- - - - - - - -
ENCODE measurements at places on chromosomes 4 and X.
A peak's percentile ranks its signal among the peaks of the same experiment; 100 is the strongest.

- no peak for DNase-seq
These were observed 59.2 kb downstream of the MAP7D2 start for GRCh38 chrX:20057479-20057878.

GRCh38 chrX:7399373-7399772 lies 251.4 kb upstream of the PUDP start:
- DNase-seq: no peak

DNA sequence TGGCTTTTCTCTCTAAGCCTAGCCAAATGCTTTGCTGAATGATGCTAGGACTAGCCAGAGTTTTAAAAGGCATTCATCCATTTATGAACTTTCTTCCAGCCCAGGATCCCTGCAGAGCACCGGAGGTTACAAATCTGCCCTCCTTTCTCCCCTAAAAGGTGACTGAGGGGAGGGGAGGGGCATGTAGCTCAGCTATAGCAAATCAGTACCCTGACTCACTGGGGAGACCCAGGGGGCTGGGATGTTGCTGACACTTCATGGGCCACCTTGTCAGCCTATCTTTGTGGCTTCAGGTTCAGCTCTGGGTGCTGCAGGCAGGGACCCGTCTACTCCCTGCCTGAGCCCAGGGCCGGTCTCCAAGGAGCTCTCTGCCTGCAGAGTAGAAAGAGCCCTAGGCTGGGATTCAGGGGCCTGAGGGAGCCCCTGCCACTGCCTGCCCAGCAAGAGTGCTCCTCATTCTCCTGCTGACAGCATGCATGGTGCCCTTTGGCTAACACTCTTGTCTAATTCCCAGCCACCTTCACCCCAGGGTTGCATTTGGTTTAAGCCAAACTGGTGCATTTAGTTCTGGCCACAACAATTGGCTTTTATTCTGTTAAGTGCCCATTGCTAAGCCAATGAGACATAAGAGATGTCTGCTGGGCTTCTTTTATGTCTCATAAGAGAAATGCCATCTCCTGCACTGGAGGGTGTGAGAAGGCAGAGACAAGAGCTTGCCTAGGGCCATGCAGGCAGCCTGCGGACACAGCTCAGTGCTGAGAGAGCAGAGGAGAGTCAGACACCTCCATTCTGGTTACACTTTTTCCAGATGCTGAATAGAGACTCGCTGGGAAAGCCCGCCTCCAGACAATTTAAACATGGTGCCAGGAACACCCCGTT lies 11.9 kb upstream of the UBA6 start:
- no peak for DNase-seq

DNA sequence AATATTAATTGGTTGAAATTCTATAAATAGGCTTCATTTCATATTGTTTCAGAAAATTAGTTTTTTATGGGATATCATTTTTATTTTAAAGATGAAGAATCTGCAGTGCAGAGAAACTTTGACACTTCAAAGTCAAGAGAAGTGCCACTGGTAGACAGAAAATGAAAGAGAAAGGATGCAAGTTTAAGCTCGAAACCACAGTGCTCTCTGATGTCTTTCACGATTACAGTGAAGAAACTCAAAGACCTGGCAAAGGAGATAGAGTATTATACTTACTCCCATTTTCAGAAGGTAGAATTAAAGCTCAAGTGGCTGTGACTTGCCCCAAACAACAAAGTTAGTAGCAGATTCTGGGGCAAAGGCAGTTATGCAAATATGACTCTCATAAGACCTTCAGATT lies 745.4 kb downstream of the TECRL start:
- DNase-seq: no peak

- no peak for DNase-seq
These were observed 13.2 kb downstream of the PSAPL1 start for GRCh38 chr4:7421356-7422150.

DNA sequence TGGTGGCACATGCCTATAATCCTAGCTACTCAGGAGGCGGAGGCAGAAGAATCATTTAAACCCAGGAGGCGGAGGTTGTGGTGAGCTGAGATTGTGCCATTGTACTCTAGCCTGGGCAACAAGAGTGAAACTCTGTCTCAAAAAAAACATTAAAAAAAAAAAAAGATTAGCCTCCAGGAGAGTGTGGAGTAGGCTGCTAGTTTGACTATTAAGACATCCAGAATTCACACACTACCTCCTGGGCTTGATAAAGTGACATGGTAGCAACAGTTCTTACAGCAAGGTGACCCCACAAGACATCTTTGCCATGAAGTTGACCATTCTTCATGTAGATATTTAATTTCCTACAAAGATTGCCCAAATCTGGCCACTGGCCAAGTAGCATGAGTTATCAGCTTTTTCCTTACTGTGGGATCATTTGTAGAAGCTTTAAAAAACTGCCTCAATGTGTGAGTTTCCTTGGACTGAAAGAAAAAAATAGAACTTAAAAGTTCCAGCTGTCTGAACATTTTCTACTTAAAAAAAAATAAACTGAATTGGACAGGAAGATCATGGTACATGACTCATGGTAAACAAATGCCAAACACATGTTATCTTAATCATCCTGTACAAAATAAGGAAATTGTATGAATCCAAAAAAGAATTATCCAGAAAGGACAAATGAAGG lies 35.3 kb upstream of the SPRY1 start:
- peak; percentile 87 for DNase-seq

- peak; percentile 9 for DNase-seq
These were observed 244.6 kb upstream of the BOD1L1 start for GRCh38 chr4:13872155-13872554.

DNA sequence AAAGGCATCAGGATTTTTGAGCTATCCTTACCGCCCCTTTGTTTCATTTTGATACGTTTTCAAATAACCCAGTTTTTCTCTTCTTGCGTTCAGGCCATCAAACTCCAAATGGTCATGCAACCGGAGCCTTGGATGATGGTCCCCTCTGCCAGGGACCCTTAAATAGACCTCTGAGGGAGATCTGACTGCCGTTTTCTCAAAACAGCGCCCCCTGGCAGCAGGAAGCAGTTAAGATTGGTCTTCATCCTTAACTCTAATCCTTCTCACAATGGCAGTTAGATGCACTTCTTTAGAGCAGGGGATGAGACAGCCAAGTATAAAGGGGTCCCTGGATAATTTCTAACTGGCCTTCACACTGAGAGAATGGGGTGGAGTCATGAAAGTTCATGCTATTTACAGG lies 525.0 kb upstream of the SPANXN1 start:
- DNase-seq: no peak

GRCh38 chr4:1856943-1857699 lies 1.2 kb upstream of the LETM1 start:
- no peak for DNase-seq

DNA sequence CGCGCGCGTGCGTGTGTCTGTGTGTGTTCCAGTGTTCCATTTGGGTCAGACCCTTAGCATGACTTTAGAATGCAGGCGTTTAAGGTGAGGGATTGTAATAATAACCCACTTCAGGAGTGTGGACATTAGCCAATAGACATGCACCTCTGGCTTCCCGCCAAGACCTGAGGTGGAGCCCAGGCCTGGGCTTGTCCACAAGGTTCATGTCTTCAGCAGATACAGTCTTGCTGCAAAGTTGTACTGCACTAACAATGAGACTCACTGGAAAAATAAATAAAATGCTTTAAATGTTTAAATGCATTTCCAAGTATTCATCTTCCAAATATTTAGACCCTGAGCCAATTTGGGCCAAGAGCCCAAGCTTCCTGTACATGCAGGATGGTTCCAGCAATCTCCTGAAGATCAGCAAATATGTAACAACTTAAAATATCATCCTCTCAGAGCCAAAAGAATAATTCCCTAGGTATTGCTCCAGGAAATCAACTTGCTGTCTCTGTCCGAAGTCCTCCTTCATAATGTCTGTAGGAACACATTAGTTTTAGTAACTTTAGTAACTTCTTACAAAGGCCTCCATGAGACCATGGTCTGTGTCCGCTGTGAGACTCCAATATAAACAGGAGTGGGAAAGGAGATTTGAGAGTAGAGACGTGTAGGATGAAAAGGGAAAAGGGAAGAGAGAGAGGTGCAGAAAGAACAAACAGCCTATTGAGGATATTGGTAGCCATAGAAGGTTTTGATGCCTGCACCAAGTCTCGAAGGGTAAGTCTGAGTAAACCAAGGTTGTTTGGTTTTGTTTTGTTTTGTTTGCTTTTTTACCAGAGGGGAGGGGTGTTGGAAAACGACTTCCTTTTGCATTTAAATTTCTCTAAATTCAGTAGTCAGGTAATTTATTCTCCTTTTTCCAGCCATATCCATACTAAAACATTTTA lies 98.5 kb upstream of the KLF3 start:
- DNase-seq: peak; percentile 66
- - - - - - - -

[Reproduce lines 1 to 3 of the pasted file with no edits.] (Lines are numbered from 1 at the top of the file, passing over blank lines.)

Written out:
ENCODE measurements at places on chromosomes 4 and X.
A peak's percentile ranks its signal among the peaks of the same experiment; 100 is the strongest.

- no peak for DNase-seq